Use of U.S. Croplands for Biofuels Increases Greenhouse Gases Through Emissions from Land-Use Change

@article{Searchinger2008UseOU,
  title={Use of U.S. Croplands for Biofuels Increases Greenhouse Gases Through Emissions from Land-Use Change},
  author={Timothy D. Searchinger and Ralph E. Heimlich and Richard A. Houghton and Fengxia Dong and Amani Elobeid and Jacinto F. Fabiosa and Simla Tokgoz and Dermot J. Hayes and Tun-hsiang Yu},
  journal={Science},
  year={2008},
  volume={319},
  pages={1238 - 1240}
}
Most prior studies have found that substituting biofuels for gasoline will reduce greenhouse gases because biofuels sequester carbon through the growth of the feedstock. These analyses have failed to count the carbon emissions that occur as farmers worldwide respond to higher prices and convert forest and grassland to new cropland to replace the grain (or cropland) diverted to biofuels. By using a worldwide agricultural model to estimate emissions from land-use change, we found that corn-based…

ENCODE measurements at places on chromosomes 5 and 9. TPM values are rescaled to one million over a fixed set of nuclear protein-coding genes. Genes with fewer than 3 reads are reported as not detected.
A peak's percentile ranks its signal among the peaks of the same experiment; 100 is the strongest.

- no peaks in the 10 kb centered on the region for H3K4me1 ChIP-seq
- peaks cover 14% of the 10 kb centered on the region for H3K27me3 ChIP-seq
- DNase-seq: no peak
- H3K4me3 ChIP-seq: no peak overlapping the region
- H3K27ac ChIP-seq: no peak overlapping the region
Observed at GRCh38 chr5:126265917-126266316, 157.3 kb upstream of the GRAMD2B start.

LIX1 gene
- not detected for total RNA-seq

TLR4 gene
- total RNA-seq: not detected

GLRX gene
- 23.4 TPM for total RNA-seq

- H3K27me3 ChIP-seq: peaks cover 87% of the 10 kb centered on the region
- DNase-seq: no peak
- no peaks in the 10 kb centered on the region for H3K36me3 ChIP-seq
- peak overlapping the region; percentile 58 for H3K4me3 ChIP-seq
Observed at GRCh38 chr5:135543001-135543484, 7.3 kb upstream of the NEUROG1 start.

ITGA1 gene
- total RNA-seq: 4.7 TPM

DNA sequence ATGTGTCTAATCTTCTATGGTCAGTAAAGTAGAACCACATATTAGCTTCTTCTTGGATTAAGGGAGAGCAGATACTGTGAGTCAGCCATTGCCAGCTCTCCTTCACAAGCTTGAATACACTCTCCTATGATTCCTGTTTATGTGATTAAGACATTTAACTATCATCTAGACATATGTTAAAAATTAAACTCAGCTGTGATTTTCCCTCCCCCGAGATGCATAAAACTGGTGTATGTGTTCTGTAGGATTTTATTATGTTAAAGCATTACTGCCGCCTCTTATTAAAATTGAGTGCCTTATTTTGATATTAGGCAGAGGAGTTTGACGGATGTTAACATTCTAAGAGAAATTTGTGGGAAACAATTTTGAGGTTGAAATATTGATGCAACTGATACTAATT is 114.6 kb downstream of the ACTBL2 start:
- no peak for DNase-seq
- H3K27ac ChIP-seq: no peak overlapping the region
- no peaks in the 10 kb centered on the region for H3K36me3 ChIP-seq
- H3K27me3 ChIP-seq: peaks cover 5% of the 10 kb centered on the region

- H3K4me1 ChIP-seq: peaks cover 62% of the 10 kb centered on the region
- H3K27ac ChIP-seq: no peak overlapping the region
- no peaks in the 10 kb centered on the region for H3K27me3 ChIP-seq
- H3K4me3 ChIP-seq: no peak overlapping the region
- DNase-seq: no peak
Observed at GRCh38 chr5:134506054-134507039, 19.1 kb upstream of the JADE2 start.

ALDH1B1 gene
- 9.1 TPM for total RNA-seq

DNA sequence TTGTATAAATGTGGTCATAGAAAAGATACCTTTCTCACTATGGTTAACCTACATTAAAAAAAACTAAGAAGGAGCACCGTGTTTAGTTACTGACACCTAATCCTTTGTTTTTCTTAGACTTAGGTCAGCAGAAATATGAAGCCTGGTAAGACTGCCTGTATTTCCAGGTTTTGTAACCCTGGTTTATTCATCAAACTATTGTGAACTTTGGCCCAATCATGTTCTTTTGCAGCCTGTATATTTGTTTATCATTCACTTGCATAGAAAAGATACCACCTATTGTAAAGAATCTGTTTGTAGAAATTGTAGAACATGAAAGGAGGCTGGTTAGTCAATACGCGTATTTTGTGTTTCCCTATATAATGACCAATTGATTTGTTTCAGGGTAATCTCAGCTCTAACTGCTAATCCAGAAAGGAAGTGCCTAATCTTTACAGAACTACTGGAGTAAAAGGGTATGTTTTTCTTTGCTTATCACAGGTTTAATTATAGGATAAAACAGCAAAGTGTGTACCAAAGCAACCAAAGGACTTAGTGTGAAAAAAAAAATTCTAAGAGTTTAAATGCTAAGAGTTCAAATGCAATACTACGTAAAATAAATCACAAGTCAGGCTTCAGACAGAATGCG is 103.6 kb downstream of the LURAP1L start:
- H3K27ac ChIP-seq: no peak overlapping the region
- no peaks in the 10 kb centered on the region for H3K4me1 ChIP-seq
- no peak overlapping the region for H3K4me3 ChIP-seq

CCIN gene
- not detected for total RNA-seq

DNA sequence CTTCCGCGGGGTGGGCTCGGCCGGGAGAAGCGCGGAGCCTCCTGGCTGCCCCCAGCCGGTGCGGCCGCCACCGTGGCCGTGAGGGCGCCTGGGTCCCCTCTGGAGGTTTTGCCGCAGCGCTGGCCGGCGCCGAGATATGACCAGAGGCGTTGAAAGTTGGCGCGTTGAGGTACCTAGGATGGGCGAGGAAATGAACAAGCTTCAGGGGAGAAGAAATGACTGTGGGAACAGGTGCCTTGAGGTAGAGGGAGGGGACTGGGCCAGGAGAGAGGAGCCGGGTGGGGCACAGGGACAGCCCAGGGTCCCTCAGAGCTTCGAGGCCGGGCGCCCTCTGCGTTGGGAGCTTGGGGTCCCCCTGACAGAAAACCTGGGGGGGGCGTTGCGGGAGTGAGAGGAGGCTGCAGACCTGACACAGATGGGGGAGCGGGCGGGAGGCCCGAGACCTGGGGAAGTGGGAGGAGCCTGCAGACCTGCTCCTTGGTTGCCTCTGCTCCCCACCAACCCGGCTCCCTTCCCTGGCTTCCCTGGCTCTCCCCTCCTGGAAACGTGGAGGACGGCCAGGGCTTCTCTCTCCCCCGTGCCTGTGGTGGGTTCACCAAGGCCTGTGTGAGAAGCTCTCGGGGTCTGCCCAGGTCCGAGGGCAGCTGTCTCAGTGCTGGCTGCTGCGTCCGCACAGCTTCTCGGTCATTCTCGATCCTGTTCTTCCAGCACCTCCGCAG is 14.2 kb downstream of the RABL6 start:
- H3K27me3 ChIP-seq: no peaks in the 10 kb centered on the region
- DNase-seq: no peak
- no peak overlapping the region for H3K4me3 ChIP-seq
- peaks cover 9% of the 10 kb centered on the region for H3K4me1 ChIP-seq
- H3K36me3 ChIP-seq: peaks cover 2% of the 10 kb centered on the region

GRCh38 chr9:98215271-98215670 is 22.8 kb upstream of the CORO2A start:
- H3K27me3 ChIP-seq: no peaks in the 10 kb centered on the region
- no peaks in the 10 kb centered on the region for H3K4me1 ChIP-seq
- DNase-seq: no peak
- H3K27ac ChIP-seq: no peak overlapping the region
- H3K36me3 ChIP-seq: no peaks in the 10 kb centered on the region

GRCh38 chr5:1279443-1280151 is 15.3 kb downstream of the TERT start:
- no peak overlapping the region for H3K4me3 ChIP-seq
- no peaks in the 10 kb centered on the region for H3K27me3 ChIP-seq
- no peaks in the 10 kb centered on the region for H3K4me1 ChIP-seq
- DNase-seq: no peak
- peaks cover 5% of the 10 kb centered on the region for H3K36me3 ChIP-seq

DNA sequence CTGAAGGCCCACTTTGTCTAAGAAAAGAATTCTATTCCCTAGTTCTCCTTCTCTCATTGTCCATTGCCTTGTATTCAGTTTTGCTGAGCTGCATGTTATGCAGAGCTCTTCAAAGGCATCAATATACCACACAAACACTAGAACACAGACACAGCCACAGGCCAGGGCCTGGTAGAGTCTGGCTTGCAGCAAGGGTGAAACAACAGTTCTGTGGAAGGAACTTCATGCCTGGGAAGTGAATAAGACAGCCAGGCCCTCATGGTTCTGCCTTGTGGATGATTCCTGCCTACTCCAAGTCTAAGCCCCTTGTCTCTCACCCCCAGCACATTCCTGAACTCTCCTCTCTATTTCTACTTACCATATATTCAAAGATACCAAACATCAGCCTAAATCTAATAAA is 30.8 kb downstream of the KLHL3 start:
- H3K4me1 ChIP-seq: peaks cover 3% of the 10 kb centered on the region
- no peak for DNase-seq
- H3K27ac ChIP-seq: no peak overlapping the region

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Converting rainforests, peatlands, savannas, or grasslands to produce food crop–based biofuels in Brazil, Southeast Asia, and the United States creates a “biofuel carbon debt” by releasing 17 to 420 times more CO2 than the annual greenhouse gas reductions that these biofuel reductions would provide by displacing fossil fuels.
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